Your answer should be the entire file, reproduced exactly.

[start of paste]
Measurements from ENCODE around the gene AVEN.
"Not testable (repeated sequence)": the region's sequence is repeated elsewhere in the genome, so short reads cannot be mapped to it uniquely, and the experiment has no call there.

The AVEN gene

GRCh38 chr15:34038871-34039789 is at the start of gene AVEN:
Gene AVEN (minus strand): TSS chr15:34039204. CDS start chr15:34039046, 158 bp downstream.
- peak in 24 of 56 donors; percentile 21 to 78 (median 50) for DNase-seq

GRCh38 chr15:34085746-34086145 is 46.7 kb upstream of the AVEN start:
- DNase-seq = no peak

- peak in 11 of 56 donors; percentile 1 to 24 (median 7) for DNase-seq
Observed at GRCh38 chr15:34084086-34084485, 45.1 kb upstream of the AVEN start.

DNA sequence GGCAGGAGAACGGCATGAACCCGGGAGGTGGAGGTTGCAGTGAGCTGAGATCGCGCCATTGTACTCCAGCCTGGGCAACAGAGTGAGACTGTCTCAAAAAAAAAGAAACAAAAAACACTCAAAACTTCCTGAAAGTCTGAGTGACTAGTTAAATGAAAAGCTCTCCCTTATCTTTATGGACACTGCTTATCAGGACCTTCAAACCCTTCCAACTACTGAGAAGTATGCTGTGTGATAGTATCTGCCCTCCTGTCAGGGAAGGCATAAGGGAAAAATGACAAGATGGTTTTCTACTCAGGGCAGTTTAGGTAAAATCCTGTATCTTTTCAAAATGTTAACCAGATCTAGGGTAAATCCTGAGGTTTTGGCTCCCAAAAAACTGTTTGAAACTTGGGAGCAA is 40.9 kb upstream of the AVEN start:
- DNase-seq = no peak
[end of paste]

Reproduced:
Measurements from ENCODE around the gene AVEN.
"Not testable (repeated sequence)": the region's sequence is repeated elsewhere in the genome, so short reads cannot be mapped to it uniquely, and the experiment has no call there.

The AVEN gene

GRCh38 chr15:34038871-34039789 is at the start of gene AVEN:
Gene AVEN (minus strand): TSS chr15:34039204. CDS start chr15:34039046, 158 bp downstream.
- peak in 24 of 56 donors; percentile 21 to 78 (median 50) for DNase-seq

GRCh38 chr15:34085746-34086145 is 46.7 kb upstream of the AVEN start:
- DNase-seq = no peak

- peak in 11 of 56 donors; percentile 1 to 24 (median 7) for DNase-seq
Observed at GRCh38 chr15:34084086-34084485, 45.1 kb upstream of the AVEN start.

DNA sequence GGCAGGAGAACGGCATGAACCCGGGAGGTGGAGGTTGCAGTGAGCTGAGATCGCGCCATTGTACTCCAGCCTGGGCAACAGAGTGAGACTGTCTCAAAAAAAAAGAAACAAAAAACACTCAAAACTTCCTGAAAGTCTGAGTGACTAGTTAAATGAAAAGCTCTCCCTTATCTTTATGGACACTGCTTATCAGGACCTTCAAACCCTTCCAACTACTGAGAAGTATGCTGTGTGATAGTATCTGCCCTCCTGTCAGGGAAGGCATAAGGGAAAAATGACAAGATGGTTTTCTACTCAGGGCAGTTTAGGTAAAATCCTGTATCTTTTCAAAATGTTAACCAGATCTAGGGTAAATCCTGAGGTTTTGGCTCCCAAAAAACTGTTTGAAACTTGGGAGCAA is 40.9 kb upstream of the AVEN start:
- DNase-seq = no peak